A pair of vast new subdivisions in the early stages of approval would double the population of this city by the late 1990s, according to developers and city planners.

Both efforts would contribute markedly toward what planners say is the inevitable wall-to-wall urbanization of the Wasatch Front from Salt Lake City to Provo. The projects are plotted on some of the last sizable privately held open space along the east side of the Salt Lake Valley.Developers of the area are capitalizing on a demographic boom in which Utah has become one of the fastest-growing states in the union.

"There are currently 1,600 to 1,700 homes in Draper, and when this project is completed - in, we think, maybe five years - it will add that many more," said Jay Christiansen, partner in a joint venture by Christiansen Construction Services and a company with Draper offices called Wasatch-Pacific.

The city has approved zoning for the project in recent months, expecting construction to start next fall, and has also given the green light to another effort - by Salt Lake-based Proterra Inc. - to build a road into an area that has been plotted for construction of more than 800 homes.

Charles W. Akerlow, president of Proterra, said that by spring between 350 and 380 lots in his group's project will be marketed to contractors.

The Wasatch-Pacific development - known as South Mountain - would stretch southwest from about 1300 East and 13800 South. The Proterra housing would begin farther south of that area and, according to Akerlow, reach eventually to the top of Traverse Ridge into Utah County.

"If you look at a satellite photo you'll see the north-south axis of home development and a big green spot in the middle - that's Traverse Ridge," said Akerlow. "The time for development is right. There is a market for eastside lots."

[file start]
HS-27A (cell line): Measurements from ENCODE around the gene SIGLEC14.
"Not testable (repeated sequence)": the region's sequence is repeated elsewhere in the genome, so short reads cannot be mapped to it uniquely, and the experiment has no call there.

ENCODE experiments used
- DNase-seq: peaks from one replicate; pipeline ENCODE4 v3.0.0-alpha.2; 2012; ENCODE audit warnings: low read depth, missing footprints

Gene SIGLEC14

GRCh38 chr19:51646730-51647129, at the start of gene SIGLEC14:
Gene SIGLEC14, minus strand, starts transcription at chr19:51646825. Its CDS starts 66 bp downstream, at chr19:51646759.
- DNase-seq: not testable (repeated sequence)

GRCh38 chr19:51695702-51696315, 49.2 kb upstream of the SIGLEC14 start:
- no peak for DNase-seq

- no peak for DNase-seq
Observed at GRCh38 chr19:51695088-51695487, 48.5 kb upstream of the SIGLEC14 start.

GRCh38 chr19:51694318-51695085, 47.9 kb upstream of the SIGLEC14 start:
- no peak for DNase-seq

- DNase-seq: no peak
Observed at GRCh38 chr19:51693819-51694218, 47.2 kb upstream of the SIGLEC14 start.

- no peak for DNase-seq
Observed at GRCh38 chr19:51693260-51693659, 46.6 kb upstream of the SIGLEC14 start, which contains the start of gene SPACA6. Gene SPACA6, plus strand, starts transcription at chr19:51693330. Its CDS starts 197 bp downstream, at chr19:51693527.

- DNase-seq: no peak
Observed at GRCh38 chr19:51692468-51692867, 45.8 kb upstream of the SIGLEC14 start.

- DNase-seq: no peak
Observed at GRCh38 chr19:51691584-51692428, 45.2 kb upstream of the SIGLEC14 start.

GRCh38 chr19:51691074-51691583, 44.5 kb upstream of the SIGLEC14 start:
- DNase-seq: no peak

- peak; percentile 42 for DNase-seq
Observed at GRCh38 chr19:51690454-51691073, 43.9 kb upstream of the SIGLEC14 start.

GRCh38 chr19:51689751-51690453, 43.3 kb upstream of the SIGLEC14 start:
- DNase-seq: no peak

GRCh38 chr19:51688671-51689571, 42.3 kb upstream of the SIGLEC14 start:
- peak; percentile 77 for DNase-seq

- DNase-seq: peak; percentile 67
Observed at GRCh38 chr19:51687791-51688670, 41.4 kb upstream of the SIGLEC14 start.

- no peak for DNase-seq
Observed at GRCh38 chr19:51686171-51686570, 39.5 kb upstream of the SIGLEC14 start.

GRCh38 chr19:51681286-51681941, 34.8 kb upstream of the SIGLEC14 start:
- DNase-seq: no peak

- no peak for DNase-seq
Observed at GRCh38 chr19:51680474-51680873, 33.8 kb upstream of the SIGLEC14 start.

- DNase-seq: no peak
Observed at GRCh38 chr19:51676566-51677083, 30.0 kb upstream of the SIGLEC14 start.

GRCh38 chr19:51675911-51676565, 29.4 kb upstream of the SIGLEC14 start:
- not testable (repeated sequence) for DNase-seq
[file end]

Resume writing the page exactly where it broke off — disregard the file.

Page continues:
But there is concern in Draper, population about 7,500, that a headlong homebuilding drive wouldcause trouble.

"We're rushing too fast," said Mayor-elect Elaine Redd, who said housing projects add little to a town's tax base. She said chief among her worries is how public schools would keep up and how rapid urbanization would affect the quality of life in Draper, a town where horses outnumber people and where urban refugees have begun to flock in droves, lately paying in the neighborhood of $60,000 for undeveloped lots.

Paul Glauser, Draper's community development director, said the city is scrambling to rewrite ordinances that would protect green space by mandating new homes be clustered between open areas. He said the times lend themselves to such efforts.

"Right now with interest rates low people can afford to pay for a little more space around them," said Glauser. "We've got a community that is quite unique and our whole challenge is to protect that."

Draper this year has been split by fractious politics in which some residents with what Glauser calls a "drawbridge mentality" have argued for stringent curbs on development.

"There's a lot of concern among those who have been here five to 15 years," said Glauser, a recent town resident himself. "They came out, bought an acre or two and thought they'd live the good life in Draper and they've let it be known in many meetings that they don't like this."

"There are others who have owned land out here for a long time and who say to these newer people, `Hey, if I'd had my way you all wouldn't have started coming out here 65 years ago.' "

Akerlow declined to put a price tag on the Proterra development, but Christiansen said homes in the Wasatch-Pacific project would sell for between $125,000 and $185,000.

Redd said a number of other new but smaller subdivisions have been approved in Draper, and Glauser noted that about 800 Draper lots in addition to those in the Wasatch-Pacific and Proterra developments have received building permits.

The city is growing already at the rate of 15 percent to 20 percent each year, according to Glauser.

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Principals in Wasatch-Pacific, which has built a number of smaller subdivisions around Draper, include Terry Diehl and Dee Christiansen.

Akerlow is a former state Republican Party chairman who was sentenced to a year in prison for tax evasion. He has been associated with a number of developments. He said Proterra's board chairman is Richard Prows, one of Salt Lake's best-known and most successful real-estate developers.

Akerlow said the Proterra project is backed by about a dozen investors.

Deseret News staff writer Jim Rayburn contributed to this story.

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